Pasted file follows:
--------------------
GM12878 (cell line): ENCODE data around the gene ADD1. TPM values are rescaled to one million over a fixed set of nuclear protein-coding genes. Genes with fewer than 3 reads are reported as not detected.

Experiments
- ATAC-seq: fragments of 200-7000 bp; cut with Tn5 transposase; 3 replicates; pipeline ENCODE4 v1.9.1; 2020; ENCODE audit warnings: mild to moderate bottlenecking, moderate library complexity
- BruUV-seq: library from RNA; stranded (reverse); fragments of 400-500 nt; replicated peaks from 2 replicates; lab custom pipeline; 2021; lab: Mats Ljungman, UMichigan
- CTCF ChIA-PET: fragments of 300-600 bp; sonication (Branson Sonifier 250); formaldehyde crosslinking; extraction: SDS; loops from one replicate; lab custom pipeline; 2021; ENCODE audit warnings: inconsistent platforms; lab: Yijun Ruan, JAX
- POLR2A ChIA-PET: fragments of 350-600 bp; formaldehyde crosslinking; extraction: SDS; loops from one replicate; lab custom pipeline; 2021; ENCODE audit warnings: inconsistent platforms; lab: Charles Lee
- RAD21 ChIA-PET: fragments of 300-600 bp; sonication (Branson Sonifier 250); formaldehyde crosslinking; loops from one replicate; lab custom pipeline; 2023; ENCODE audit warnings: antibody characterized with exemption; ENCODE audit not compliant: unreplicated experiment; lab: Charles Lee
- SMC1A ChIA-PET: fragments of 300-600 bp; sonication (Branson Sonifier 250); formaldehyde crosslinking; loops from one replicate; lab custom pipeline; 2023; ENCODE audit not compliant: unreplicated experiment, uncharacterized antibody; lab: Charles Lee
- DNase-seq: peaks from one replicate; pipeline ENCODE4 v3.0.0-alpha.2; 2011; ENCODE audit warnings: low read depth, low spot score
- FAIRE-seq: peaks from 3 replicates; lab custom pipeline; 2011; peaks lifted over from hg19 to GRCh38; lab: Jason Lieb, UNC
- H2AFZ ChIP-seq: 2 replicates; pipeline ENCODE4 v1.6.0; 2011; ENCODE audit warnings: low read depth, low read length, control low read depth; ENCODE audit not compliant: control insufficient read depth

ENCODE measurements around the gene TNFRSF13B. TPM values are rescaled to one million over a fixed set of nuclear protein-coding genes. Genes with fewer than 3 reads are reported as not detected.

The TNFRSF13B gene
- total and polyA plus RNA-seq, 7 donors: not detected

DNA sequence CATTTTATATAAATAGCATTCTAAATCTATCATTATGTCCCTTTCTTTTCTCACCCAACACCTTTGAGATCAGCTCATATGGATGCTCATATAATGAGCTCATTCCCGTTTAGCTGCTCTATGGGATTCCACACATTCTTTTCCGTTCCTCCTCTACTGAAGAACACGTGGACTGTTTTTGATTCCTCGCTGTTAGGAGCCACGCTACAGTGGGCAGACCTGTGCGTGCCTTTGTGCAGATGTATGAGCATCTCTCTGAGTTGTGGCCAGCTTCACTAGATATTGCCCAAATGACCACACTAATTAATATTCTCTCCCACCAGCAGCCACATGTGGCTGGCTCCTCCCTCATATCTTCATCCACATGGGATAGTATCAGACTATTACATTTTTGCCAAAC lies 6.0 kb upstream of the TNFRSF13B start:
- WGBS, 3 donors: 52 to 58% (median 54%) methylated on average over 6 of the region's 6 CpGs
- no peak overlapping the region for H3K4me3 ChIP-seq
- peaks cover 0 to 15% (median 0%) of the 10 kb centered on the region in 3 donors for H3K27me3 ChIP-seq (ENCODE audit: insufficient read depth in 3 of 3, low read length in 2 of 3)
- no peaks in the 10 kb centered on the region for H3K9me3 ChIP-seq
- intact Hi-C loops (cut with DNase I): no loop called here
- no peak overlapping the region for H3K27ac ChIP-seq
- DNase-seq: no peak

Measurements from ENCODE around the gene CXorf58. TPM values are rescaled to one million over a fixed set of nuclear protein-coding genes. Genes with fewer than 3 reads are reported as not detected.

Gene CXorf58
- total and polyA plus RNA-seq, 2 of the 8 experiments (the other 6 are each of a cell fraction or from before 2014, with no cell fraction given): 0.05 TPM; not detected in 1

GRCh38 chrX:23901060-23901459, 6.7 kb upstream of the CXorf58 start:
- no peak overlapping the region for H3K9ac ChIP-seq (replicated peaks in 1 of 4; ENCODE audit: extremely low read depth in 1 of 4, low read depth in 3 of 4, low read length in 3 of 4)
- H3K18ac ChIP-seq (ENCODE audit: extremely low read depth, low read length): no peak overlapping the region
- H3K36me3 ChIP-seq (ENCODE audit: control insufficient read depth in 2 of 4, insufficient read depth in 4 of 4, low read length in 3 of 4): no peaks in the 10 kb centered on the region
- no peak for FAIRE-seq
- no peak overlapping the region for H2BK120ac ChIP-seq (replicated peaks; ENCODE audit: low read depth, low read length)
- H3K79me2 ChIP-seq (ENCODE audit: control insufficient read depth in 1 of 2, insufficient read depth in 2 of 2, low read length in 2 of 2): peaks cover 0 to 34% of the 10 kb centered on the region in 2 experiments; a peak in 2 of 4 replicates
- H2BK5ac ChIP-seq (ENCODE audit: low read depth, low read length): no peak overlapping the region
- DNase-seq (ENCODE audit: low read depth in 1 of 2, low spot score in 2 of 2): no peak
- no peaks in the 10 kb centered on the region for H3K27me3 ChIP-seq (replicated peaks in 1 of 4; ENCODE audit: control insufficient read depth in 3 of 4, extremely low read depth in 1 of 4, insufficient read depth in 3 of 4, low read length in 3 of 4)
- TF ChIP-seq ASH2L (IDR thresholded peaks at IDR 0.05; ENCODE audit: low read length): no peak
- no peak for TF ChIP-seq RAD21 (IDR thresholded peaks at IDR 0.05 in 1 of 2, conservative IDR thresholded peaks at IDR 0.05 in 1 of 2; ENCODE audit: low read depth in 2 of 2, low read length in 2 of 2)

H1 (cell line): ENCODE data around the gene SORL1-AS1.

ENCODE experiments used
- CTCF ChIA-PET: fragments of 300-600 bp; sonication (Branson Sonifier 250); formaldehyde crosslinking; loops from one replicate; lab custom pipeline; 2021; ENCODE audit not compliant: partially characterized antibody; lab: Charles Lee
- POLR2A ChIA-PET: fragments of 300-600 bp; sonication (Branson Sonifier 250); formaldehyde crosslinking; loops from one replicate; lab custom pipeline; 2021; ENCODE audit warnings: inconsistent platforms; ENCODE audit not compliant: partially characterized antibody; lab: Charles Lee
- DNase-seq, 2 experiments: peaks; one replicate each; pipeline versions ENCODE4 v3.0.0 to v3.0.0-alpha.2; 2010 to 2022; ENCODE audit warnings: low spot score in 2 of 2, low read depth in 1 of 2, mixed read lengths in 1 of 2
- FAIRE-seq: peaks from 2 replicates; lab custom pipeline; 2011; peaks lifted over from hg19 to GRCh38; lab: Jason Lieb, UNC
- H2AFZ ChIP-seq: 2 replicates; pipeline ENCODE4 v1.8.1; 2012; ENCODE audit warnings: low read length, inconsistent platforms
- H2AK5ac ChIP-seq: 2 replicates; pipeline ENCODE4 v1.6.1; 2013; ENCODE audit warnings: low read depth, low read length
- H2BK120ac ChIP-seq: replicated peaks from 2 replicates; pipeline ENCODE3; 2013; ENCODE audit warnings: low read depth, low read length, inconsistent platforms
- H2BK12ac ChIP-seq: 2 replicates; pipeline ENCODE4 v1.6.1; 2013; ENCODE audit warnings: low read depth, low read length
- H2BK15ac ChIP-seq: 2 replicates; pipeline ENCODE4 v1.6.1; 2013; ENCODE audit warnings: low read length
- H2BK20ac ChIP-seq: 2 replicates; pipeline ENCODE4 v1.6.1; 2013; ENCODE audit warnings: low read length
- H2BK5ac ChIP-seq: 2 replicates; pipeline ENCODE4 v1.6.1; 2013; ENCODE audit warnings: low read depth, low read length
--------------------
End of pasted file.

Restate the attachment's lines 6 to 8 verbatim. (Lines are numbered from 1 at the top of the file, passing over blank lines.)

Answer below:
- POLR2A ChIA-PET: fragments of 350-600 bp; formaldehyde crosslinking; extraction: SDS; loops from one replicate; lab custom pipeline; 2021; ENCODE audit warnings: inconsistent platforms; lab: Charles Lee
- RAD21 ChIA-PET: fragments of 300-600 bp; sonication (Branson Sonifier 250); formaldehyde crosslinking; loops from one replicate; lab custom pipeline; 2023; ENCODE audit warnings: antibody characterized with exemption; ENCODE audit not compliant: unreplicated experiment; lab: Charles Lee
- SMC1A ChIA-PET: fragments of 300-600 bp; sonication (Branson Sonifier 250); formaldehyde crosslinking; loops from one replicate; lab custom pipeline; 2023; ENCODE audit not compliant: unreplicated experiment, uncharacterized antibody; lab: Charles Lee